15 Best TV Shows Similar to Luther
If your binge high is over after watching Luther and now you are chasing that feeling, check out this list of shows.
AppleTV+’s latest foray into sci-fi is short on resolutions but long on atmosphere.
It is, perhaps, a bit unfair to start a review of Constellation by noting its similarities to The Cloverfield Paradox. Still, they’re undeniably evident in the early going. The show opens with an international collection of astronauts facing an emergency in the wake of an incredible experiment. In the aftermath, evidence mounts that fatalities and damage to the space station were not the only consequences. Those who stayed up late after the Super Bowl to watch the third film in the Cloverfield anthology brand (?) will likely hear how similar that plot sounds. Thankfully, AppleTV+’s new series comes out looking favorable in the comparison.
A significant reason why is Constellation is far more interested in mining horror from what happens when Jo (Noomi Rapace) returns to Earth. As the astronaut left behind longest on the dying space station, her sense of disconnect is initially entirely understandable. However, as her experiences increasingly fail to match the realities of everyone around her, the suggestion that she’s experiencing nothing more than some short-term trauma response breaks down. Something happened to Jo, something she’s brought back to Earth with her. Continue Reading →
The Prime series remains its big, fun, very violent self.
Jack Reacher (Alan Ritchson), the “has toothbrush, will travel” man, has returned to television and not a moment too soon. Reacher Season 2 is exactly the kind of low-commitment viewing one craves as the year ends and the holidays overtake everyone’s lives. While a large, jolly man busies himself filling many of our stockings, who better to enjoy than a large, angry man knocking bad guys out of their socks? Especially when, like this time, it’s personal!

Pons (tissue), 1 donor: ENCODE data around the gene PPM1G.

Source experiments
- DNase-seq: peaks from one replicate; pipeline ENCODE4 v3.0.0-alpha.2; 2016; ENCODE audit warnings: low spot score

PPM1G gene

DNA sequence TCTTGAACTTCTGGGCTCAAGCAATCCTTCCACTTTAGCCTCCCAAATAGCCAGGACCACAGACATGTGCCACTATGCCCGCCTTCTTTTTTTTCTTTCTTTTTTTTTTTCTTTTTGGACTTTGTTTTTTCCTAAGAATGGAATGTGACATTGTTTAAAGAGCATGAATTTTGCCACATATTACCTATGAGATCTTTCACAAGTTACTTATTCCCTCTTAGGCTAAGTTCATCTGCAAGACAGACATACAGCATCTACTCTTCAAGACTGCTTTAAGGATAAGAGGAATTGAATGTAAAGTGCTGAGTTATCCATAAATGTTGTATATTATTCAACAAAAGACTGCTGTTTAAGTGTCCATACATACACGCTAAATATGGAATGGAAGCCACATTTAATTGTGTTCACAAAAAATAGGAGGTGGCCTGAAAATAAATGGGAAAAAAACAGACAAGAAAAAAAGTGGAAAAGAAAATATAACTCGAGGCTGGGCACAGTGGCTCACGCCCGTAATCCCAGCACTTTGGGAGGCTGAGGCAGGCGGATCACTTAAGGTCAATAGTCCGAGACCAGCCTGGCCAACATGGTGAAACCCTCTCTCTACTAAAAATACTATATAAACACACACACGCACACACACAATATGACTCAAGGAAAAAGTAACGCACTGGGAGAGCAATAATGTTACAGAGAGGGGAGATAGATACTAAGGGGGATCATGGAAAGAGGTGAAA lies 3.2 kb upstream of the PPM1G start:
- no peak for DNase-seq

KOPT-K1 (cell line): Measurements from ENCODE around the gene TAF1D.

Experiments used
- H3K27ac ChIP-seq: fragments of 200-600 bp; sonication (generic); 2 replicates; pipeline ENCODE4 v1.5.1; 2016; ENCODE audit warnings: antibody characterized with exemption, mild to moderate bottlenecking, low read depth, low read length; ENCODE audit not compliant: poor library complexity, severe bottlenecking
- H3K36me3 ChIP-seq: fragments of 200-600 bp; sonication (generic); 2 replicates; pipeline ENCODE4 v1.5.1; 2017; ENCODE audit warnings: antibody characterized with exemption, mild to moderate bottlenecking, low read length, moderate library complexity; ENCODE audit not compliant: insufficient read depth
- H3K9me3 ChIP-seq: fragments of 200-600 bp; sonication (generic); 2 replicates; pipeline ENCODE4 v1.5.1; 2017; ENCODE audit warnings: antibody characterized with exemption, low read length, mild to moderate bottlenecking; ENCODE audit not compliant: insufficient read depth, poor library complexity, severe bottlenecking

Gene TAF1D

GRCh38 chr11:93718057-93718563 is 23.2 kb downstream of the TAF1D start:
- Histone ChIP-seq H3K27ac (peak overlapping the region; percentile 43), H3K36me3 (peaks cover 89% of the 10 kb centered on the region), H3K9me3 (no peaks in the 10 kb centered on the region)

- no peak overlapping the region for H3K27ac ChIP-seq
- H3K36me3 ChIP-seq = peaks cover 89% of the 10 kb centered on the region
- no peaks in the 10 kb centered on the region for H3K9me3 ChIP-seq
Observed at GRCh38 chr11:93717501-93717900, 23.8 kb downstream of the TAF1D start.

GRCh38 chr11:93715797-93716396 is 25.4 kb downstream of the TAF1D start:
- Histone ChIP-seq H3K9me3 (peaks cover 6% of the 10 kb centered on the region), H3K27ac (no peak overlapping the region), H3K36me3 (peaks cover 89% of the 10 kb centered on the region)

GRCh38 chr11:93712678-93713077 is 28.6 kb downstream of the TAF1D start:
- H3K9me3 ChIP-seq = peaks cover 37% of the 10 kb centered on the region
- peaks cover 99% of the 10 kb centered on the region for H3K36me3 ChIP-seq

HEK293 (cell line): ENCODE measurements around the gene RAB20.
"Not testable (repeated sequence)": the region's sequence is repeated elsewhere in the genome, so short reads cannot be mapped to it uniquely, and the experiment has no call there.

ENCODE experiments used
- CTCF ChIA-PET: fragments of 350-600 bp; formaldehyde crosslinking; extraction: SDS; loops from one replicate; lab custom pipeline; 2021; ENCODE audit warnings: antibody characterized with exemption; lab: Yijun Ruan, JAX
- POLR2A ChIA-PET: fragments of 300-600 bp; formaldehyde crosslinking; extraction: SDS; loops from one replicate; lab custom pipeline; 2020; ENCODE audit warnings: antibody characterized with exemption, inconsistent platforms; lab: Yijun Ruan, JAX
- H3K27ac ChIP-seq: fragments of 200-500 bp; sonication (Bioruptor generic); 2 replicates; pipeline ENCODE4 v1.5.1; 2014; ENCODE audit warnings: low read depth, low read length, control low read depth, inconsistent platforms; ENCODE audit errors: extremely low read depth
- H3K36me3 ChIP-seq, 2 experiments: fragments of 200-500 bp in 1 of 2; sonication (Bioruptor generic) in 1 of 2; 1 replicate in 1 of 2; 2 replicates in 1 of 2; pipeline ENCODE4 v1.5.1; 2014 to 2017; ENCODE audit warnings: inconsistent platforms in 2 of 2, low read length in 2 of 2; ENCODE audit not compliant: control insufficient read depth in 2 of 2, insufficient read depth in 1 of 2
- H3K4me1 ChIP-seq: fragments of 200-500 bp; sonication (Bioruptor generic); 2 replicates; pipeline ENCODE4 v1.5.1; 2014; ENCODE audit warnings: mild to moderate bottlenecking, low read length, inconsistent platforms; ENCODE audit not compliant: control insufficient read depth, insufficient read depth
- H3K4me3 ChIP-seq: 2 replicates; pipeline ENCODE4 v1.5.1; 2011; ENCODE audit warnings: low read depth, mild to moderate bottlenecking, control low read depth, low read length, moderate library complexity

Reacher and Neagly (Maria Sten, back from Season 1 and fully second on the callsheet this time, thankfully) first met when they were members of the 110, an investigative military police unit. As seen in flashback, the group is the last time Reacher had anything approaching a stable group of friends. In the present day, several team members have gone missing, suggesting that perhaps someone is targeting them. Reacher connects with Neagly and the two join up with the only other two 110 members they can find. O’Donnell (Shaun Sipos) is the unit clown and womanizer turned family man and inside the beltway fixer. Dixon (Serinda Swan) is a forensic accountant/warrior who shares an obvious but unconsummated crush with Reacher. Continue Reading →
The AppleTV+ spy series retains its humor but gives viewers its most tightly plotted effort yet.
Slow Horses Season 3 reiterates how the series differs from so many other TV shows. While critics frequently discuss film as a director’s medium, television tends to be more showrunner—and thus writer—driven. While Horses indeed derives many of its pleasures from the writers—the returning trio of Will Smith, Jonny Stockwood, and Mark Denton once again man the pens—each season’s unique tone owes to its single director.
James Hawes made the series’ debut season a workplace comedy where the occasional gun battle might break out. Season 2 darkened or ditched much of the comedy for a bleaker, higher action affair under the direction of Jeremy Lovering. In Slow Horses Season 3, Saul Metzstein doesn’t push the team back into the offices. If anything, Slough House appears even less than in Season 2. However, he does re-up some of the mismatched colleagues’ humor, particularly when it comes to the team’s most recent additions, gambling addict Marcus (Kadiff Kirwan) and drug addict Shirley (Aimee-Ffion Edwards). He also further deepens the emotional stakes with a light touch, adding depth to ever-growing complications. Continue Reading →